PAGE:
And Christ's birth amazes Anna and Simeon, who meet the holy infant at the Jerusalem temple, and welcome him with a song of praise: "My eyes have seen your salvation, which you have prepared in the presence of all peoples." The encounter brings peace to these righteous ones, who have long yearned for redemption, and now cradle the one who will fill the hungry with good things.

And, as the Christ Child grows, he disrupts the lives of many unsuspecting disciples, who drop their nets or their mats or their spears when they hear Christ's voice. As Jesus teaches and preaches and heals, the world begins to turn as the promises of God take root and flourish.

This child of Mary transforms the world, and the life of every person who beholds this gift of grace. No one who encounters the Christ can remain unchanged, for they have received good news of great joy.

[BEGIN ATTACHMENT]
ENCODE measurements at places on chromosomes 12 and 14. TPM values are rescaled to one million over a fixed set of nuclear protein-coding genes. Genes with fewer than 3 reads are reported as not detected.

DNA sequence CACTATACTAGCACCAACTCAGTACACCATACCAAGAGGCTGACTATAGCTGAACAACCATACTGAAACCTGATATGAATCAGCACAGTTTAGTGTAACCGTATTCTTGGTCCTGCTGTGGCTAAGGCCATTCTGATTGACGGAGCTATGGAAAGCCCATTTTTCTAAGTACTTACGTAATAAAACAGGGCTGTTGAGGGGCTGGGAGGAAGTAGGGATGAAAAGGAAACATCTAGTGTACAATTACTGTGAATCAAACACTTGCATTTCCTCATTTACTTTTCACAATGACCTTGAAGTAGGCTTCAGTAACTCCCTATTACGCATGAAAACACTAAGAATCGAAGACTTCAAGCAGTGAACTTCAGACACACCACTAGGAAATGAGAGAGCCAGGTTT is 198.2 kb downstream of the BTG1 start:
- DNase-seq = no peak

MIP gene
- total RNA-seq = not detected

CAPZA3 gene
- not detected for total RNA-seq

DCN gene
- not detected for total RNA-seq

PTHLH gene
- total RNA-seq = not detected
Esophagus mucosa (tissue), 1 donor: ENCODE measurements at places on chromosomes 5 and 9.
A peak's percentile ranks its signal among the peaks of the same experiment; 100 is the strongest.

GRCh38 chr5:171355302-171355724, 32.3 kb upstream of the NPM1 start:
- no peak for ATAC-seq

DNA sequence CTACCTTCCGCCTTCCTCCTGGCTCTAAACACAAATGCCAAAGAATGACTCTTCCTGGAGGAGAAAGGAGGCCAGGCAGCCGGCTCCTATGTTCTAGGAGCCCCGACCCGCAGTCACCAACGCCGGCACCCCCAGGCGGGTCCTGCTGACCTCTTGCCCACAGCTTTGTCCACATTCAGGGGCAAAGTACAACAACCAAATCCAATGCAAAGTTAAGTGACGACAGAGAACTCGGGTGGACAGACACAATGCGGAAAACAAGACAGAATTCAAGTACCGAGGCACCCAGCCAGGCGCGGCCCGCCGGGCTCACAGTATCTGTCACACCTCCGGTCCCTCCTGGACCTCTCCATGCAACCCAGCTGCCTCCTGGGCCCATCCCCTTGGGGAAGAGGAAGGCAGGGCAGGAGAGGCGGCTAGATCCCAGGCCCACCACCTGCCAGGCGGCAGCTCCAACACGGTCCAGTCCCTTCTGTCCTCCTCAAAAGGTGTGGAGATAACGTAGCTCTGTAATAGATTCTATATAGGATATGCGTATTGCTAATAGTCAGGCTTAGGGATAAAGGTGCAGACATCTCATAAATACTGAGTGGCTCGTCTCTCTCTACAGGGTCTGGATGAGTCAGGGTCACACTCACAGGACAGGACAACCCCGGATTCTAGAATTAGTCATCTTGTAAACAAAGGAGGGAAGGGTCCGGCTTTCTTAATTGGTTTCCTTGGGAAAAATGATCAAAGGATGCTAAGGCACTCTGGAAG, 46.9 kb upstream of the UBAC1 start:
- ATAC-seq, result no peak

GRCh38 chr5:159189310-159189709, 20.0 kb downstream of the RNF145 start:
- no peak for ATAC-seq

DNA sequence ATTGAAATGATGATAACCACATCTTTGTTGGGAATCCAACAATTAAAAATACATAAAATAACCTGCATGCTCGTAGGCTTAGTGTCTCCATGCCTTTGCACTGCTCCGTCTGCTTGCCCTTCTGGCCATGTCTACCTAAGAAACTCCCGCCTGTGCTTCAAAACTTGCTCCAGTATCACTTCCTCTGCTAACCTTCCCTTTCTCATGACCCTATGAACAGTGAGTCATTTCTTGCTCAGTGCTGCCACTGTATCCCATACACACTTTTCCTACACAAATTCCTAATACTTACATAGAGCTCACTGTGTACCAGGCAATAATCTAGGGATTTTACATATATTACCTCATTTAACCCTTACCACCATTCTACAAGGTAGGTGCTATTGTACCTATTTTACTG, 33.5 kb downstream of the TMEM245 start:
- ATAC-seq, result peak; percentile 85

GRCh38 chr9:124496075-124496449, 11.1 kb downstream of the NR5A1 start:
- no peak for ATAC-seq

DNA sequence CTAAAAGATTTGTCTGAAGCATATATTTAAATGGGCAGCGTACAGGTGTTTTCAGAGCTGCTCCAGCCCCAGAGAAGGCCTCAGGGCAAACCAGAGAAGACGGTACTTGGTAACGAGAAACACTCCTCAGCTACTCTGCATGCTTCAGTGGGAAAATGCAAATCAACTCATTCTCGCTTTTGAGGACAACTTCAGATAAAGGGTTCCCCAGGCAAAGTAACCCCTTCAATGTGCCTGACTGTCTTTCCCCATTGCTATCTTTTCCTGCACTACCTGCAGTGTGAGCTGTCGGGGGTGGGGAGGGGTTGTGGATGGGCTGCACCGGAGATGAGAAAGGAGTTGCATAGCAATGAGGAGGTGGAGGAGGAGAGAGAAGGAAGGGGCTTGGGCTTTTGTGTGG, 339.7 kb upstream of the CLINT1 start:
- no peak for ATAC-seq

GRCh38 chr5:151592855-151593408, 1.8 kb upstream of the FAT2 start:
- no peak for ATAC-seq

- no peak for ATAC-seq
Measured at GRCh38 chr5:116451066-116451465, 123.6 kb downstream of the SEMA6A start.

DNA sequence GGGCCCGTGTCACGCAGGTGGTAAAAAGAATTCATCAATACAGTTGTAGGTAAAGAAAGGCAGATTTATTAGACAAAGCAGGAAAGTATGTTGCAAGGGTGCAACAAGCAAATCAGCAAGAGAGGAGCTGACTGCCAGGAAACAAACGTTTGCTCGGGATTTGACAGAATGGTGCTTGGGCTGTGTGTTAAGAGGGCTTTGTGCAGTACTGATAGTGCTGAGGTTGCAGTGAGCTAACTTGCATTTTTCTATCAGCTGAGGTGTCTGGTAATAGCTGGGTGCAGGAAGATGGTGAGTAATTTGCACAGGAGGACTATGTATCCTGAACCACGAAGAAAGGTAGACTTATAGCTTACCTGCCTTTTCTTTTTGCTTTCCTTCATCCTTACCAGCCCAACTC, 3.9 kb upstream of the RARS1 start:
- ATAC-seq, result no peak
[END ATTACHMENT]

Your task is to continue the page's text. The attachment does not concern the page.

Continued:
This is what we celebrate at Christmas: that God dwells among us as the Word-Made-Flesh — a babe like any other babe, yearning to be received into waiting arms. And — because Christ is born into this world — creation witnesses grace, and tastes peace, and practices love, as the world turns, ever-so-slightly, toward God's vision of wholeness. This is the good news of great joy we will proclaim tonight and in the days ahead — as we join our voices with Mary and Simeon and the heavenly choirs to offer our own hymns of praise.

But for now, for this morning, we dwell with the story of the Theotokos, and learn from Mary how to bear this gift to the world ...

The 14th Century German Monk, Meister Eckhart, once wrote: "What good is it to me if this eternal birth of the divine Son takes place unceasingly but does not take place within myself? And what good is it if Mary is full of grace if I am not also full of grace? ... This, then, is the fullness of time. When the Son of God is begotten in us."2